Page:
If asked to name the group of mammals to which biologists assign rabbits, many would answer “rodents.” But that would be incorrect.
Rabbits, like the familiar cottontails we see in our backyards, and hares are lagomorphs, members of the mammalian order Lagomorpha (from the Greek, hare + form).
Any confusion between lagomorphs and rodents is understandable. Both groups are herbivores, and their skulls are superficially similar.
They each have a large gap between the incisors and molars, but a closer look at a lagomorph skull reveals two key differences.
First, lagomorphs have two pairs of upper incisors, a small peg-like pair behind the much more conspicuous front pair. Rodents have a single pair of incisors.
Second, the cheekbones of rabbits form a mesh-like network of bone rather than a solid panel.
Rabbits and hares also have big feet and powerful hind legs that enable them to reach top speeds almost instantly even from a resting position.
And if you’ve ever watched a rabbit eat, you may have noticed that its jaws move side to side. That’s because their upper teeth are spaced farther apart than the lower teeth. This requires lateral jaw action to chew food.
In North America, lagomorphs include 11 species of cottontails, eight species of jackrabbits and hares, and two species of unrabbit-like pikas that inhabit talus slopes in the high western mountains.
The most widely distributed lagomorph is the eastern cottontail. The “bunnies” we see in our backyards are invariably eastern cottontails.
Cottontails begin mating in February, and females give birth to their first litter after a pregnancy of 28 to 30 days.
Prior to birthing, the female digs a shallow hole about the size of a clenched fist. She lines the nest with fur plucked from her belly and covers the hole with grass to camouflage it from above.
Four or five blind, naked young grow rapidly and leave the nest after 14 days. Two weeks later the young are weaned and independent.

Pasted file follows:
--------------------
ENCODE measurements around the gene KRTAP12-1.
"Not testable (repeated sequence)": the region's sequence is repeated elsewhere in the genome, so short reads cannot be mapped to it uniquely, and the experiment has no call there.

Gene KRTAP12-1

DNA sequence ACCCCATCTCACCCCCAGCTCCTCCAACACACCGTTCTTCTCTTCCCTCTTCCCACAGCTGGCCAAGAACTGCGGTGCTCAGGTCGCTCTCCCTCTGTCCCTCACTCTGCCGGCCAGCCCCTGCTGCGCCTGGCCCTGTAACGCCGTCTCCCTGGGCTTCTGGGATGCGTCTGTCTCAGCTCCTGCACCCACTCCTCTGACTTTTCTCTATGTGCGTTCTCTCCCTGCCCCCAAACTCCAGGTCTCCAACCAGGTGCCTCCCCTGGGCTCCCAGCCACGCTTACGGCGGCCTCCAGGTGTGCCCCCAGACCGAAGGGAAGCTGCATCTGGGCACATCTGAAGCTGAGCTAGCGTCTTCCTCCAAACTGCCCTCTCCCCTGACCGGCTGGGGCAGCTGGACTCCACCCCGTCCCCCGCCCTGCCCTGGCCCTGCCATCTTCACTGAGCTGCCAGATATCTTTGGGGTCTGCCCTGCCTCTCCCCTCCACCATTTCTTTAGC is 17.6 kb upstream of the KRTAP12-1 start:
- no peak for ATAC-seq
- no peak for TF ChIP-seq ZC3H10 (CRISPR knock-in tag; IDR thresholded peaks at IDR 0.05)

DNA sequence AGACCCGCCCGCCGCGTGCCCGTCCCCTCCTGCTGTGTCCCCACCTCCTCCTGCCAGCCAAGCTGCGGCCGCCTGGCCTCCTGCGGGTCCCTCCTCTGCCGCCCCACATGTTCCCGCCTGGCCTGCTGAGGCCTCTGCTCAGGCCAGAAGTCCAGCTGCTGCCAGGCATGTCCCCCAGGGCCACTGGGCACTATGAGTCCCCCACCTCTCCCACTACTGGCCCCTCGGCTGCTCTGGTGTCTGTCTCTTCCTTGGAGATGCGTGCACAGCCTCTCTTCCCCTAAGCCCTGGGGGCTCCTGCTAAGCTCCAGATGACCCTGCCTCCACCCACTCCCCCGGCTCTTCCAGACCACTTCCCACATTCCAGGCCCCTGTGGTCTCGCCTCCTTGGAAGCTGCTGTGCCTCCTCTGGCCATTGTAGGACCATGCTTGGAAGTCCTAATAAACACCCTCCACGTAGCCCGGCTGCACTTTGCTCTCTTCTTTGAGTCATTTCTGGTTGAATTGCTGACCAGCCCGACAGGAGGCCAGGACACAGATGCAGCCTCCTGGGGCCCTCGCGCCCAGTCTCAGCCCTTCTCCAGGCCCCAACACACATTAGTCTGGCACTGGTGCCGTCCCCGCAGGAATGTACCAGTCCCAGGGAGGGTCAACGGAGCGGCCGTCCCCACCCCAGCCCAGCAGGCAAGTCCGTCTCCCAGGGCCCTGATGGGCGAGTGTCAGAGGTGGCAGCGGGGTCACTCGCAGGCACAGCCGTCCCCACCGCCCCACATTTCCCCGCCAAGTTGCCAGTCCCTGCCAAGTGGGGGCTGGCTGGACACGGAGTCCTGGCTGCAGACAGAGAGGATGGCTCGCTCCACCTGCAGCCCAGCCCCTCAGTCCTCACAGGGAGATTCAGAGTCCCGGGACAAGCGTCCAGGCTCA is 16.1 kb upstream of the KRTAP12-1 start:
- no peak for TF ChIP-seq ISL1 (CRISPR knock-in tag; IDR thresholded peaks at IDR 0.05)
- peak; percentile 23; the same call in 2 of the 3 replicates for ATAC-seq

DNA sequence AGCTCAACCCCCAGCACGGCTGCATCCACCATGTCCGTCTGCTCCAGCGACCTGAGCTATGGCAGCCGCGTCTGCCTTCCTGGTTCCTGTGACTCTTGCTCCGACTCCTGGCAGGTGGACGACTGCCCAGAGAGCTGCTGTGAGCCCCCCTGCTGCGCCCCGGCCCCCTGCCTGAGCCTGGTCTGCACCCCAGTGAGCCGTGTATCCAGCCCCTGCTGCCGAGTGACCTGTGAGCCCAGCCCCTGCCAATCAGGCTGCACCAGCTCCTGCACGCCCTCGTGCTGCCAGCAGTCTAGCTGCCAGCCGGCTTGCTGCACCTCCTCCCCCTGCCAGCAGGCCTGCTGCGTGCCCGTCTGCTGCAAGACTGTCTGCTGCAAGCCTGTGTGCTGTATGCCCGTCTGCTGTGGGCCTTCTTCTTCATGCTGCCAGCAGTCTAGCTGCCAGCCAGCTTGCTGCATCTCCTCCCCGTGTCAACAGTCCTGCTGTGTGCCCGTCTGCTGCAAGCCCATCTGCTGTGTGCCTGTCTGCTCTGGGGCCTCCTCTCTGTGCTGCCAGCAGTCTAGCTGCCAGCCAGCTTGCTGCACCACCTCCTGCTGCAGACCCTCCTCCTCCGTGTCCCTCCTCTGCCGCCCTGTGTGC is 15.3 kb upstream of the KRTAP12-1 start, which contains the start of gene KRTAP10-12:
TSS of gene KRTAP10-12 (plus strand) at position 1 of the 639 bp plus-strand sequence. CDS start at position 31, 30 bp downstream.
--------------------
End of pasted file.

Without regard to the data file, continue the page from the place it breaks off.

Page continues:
Meanwhile, mom has been busy. She mates shortly after giving birth, so she’s pregnant with a second brood while nursing the first.
A single female can breed five or six times in a year and produce up to 35 babies. This is one reason rabbits can withstand the heavy toll taken by predators and hunters.
Hares and jackrabbits have a longer gestation period, about 36 days, and the young are precocial at birth; that is, they’re fully furred and their eyes are open.
Cottontails spend most of the day resting in a “form” — a well-worn depression on the surface of the ground. It’s usually nestled in a clump of dense grass in a thicket or under a brush pile.
Contrary to popular belief, cottontails do not dig burrows. They occasionally seek refuge in an abandoned groundhog den to escape predators or winter weather, but they spend most of their time above ground.
Jackrabbits inhabit western prairies, grasslands, and deserts. Hares are adapted to colder parts of North America.
Snowshoe hares occur across the northern tier of states, including Michigan, New York, and New England. They can also be found at higher elevations out west and along the spine of the Appalachians as far south as North Carolina.
A fall molt turns their browner summer pelage to near snow white in winter, making them nearly invisible when snow covers the ground.
Perhaps the most fascinating aspect of lagomorph biology is diet. Though strict vegetarians, they also eat their own droppings.
To increase digestive efficiency they recycle food that has already passed through their digestive system. This habit is called coprophagy.
Rabbits excrete two types of droppings. After a meal first passes through the digestive system, rabbits pass soft, green “food” pellets, which they reingest as soon as they are dropped.
During the second trip through the digestive system, vitamins and other nutrients that were not absorbed the first time are assimilated.
The familiar piles of dark, round pellets you find in the backyard are the true end products of rabbit digestion.